Between 25 November and 10 December 2021, the UN holds the ‘16 Days of Activism Against Gender-based Violence’ Campaign, and in response the TUC is calling for new, pro-worker, gender transformative approach to international development. A new TUC report shows how decades of economic restructuring has exacerbated inequality and left women workers behind - and how trade unions can help reverse the trend.
For anyone that has been paying attention since 1980s, it didn’t take a global pandemic to reveal the deep, structural inequalities in the international order. However, the pandemic has starkly highlighted the global inequalities in access to vaccines, quality public services, social protection, and to decent work.
It is also clear that due to persistent patterns of discrimination, women are more negatively impacted by these structural inequalities. Women, for example, continue to be paid about 20 per cent less than men across the globe and have less access to social security. They carry out three times more unpaid care work than men. They are losing jobs faster in the pandemic due to more insecure work in sectors most affected, and in Africa, 90 per cent of women workers are in the informal economy. Women workers in supply chains are more vulnerable to sexual harassment and violence, having limited bargaining power and trade union representation. And in this context, women are more reliant on good quality public services in economies where those services have disintegrated under the impact of privatisation and profiteering.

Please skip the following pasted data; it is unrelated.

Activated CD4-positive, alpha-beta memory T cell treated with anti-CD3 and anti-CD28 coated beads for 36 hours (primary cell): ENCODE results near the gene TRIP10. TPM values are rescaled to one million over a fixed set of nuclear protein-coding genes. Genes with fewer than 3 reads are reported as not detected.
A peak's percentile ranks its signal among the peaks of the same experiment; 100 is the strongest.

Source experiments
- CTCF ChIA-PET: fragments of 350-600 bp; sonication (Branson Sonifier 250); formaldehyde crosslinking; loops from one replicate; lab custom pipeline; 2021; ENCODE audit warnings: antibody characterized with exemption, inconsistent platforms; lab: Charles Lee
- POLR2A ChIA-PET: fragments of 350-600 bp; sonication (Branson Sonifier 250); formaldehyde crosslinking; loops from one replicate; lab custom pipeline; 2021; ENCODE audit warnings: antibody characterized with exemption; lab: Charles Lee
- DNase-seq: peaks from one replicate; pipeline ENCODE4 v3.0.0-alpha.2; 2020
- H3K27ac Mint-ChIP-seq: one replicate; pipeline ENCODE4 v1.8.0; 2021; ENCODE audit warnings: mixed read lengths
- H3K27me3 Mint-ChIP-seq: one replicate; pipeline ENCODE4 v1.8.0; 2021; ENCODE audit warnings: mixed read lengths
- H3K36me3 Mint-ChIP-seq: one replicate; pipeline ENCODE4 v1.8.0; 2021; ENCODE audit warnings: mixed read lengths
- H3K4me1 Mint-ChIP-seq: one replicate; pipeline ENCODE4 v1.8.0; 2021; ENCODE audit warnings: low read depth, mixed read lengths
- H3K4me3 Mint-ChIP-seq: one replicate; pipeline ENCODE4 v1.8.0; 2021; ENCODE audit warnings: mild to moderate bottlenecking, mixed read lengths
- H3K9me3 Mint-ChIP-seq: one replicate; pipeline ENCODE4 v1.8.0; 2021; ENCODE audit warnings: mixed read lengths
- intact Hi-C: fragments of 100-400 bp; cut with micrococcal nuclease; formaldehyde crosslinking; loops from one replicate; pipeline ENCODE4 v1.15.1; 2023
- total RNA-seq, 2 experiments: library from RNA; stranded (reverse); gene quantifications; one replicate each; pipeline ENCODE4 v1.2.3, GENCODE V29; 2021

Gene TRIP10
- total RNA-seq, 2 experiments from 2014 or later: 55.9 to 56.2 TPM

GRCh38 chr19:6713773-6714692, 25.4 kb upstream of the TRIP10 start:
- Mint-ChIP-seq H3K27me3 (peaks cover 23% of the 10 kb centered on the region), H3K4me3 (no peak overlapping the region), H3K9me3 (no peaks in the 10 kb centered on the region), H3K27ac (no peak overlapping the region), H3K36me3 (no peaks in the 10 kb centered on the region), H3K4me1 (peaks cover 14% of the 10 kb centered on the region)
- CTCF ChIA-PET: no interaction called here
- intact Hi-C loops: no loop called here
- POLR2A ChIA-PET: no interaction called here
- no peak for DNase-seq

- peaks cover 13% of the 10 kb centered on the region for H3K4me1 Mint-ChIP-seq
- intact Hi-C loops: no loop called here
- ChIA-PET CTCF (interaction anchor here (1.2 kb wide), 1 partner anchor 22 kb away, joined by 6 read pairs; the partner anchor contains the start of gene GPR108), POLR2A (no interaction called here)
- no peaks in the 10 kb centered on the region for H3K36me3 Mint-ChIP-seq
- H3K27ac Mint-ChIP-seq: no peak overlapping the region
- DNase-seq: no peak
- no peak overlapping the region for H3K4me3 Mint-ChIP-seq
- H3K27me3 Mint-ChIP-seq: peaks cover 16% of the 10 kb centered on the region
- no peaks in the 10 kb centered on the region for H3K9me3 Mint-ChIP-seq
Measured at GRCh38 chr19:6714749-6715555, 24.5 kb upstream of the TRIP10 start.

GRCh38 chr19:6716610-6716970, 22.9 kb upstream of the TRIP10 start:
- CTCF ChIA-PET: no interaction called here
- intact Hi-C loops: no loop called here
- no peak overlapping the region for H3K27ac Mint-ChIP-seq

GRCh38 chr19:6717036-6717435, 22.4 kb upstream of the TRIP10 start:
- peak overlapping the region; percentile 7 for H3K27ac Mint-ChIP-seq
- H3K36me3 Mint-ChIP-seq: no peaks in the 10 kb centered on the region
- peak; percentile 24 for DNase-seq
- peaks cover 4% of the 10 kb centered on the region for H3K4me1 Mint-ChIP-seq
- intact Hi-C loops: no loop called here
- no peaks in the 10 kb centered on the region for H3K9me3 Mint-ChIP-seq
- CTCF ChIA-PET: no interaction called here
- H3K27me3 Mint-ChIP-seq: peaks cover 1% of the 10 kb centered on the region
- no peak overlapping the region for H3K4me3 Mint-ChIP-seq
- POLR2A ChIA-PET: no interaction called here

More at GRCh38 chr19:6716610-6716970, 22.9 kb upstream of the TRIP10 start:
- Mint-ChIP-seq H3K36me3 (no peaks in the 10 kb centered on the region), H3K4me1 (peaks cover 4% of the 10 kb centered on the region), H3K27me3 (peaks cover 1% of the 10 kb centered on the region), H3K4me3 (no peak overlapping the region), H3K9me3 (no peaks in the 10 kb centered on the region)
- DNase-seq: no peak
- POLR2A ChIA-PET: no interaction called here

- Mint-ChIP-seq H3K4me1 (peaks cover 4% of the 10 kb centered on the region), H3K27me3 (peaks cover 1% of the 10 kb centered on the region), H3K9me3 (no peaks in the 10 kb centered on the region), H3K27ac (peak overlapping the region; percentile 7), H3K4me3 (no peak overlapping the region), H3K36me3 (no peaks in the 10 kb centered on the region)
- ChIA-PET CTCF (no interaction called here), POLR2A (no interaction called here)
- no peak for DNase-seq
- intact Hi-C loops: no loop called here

Therefore, the definition of gender-based violence cannot be limited to the intimidation, exploitation, and abuse which many women experience as daily facts of life. It must include the structurally determined violence which conditions the economic and social lives of women across the Global South.
The conspicuous challenges for developing economies to withstand the onslaught of the global health crisis, and to address the question of gender-based violence, pose serious questions for the field of international development. What about past approaches has failed so badly?